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Publication numberUS5118405 A
Publication typeGrant
Application numberUS 07/582,176
PCT numberPCT/JP1989/000314
Publication dateJun 2, 1992
Filing dateMar 24, 1989
Priority dateMar 25, 1988
Fee statusLapsed
Also published asEP0408748A1, EP0408748A4, WO1989009400A1
Publication number07582176, 582176, PCT/1989/314, PCT/JP/1989/000314, PCT/JP/1989/00314, PCT/JP/89/000314, PCT/JP/89/00314, PCT/JP1989/000314, PCT/JP1989/00314, PCT/JP1989000314, PCT/JP198900314, PCT/JP89/000314, PCT/JP89/00314, PCT/JP89000314, PCT/JP8900314, US 5118405 A, US 5118405A, US-A-5118405, US5118405 A, US5118405A
InventorsMasao Kaneko, Tetsuo Asakura, Hideki Nakamura, Takeshi Shimomura, Hiroshi Sugise
Original AssigneeTerumo Kabushiki Kaisha, Rikagaku Kenkyusho
Export CitationBiBTeX, EndNote, RefMan
External Links: USPTO, USPTO Assignment, Espacenet
Luminescent probe complex for measuring ph and method for measuring ph
US 5118405 A
Abstract
A luminescent probe complex for measuring pH comprising, polypyridine ligands having ion dissociable substituents on their carbon rings and a transition metal ion selected from the elements of the VIII group of the periodic table.
Also disclosed is a luminescent probe membrane for measuring pH wherein the probe complex is contained in a macromolecular membrane. Further disclosed is a device for measuring pH wherein the probe membrane is immobilized at the tip of an optical fiber.
A method for measuring pH using the above are also disclosed. The present invention enables measurement of pH of microenvironments.
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Claims(2)
What is claimed is:
1. A device for measuring pH in which pH is measured by determining luminescence intensity of the excited state of a luminescent probe complex in a test solution comprising: a luminescent probe complex comprising polypyridine ligand having an ion dissociable substituent on a carbon ring and a transition metal ion selected from the elements of group VIII of the periodic table; and
a macromolecular membrane which contains said luminescent probe complex and is immobilized at the tip of an optical fiber.
2. A method for measuring pH by determining luminescence intensity of the excited state of luminescent probe complex in a test solution, wherein said device of claim 1 is irradiated with light having a wavelength of λ max or near λ max, and luminescence intensity of the excited state of said luminescent probe complex is measured.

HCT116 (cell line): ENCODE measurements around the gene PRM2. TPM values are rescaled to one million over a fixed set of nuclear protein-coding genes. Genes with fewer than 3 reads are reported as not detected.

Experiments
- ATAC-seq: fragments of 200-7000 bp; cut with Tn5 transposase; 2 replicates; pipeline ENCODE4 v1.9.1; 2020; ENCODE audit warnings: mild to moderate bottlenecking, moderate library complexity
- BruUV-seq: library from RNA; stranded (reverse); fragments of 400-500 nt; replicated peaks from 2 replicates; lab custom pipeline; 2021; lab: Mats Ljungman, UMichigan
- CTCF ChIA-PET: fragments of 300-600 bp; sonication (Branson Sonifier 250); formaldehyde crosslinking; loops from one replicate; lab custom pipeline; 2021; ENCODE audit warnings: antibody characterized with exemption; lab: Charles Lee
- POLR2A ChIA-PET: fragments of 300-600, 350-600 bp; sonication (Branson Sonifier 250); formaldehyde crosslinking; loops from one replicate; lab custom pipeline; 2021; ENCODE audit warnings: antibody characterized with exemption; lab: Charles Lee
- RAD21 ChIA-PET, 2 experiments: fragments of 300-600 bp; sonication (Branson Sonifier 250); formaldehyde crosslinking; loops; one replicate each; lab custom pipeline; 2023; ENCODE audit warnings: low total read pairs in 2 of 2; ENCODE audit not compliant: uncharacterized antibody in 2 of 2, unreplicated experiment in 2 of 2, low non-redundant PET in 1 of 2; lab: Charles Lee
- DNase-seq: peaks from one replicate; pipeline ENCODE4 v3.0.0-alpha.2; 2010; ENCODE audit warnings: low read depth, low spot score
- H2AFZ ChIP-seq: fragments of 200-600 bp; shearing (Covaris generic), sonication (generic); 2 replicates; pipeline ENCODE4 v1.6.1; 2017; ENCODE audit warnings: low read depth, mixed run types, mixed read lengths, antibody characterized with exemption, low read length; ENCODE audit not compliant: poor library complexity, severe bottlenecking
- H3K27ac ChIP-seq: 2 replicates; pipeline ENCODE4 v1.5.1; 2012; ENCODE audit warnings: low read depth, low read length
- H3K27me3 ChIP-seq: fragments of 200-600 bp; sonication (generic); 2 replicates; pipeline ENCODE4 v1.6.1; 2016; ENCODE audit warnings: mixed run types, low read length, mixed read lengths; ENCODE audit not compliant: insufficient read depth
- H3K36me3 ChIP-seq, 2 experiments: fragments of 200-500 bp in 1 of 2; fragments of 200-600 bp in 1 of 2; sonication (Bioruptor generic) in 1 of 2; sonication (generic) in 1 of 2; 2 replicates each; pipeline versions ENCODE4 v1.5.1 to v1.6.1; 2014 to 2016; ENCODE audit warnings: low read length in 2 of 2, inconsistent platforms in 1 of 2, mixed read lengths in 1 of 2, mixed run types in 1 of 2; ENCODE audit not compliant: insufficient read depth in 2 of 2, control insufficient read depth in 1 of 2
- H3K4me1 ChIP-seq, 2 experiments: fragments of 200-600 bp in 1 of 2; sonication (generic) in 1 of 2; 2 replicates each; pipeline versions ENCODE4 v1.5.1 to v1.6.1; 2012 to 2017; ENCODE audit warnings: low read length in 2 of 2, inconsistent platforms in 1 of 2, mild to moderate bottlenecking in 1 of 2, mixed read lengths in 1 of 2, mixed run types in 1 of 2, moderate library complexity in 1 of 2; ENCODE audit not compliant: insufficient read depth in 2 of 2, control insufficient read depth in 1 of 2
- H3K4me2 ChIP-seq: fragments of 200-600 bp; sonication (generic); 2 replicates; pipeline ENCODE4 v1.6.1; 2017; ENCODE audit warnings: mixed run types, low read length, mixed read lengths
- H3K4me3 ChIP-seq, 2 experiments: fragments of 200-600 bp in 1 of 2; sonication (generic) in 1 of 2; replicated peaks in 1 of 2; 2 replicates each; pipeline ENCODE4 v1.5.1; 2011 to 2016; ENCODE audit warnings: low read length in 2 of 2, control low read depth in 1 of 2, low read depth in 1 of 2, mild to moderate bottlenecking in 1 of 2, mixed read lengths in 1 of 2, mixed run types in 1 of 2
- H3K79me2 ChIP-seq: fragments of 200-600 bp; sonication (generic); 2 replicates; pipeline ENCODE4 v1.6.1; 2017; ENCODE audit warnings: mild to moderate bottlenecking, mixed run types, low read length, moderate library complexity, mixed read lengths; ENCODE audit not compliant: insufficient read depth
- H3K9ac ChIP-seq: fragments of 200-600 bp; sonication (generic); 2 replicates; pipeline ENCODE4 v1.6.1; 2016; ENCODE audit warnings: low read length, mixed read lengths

Description
TECHNICAL FIELD

The present invention relates to a method for pH measurement with a luminescent probe, a new luminescent probe complex for measuring pH, a luminescent probe membrane, a device for measuring pH and a method for measuring pH using the device.

BACKGROUND ART

Heretofore, devices have been known that use an electrode for measuring pH comprising a glass electrode and a reference electrode. Devices have also been known which use pigments for measuring pH. However, a pH measuring technique using a luminescent complex and a probe incorporating the complex have not been known in the art.

With the conventional pH measuring techniques, it is difficult to measure proton concentrations in a micro environment such as within a membrane. A technique of measuring pH locally, on a molecular scale has been long sought after in the art.

Therefore, it is an object of the present invention to provide a new luminescent probe complex for measuring pH which enables the measurement of pH easily in local areas, a luminescent probe membrane, a device for measuring pH and a method for measuring pH using the device.

DISCLOSURE OF INVENTION

The present invention relates to a luminescent probe complex for measuring pH comprising a polypyridine ligand having ion dissociable substituents in its carbon ring and transition metal ions selected from the elements of group VIII of the periodic table.

The present invention further relates to an luminescent probe membrane for measuring pH in which the above luminescent probe complex is contained in a macromolecular membrane.

The present invention further relates to a device for measuring pH in which the above luminescent probe membrane is immobilized at the tip of an optical fiber.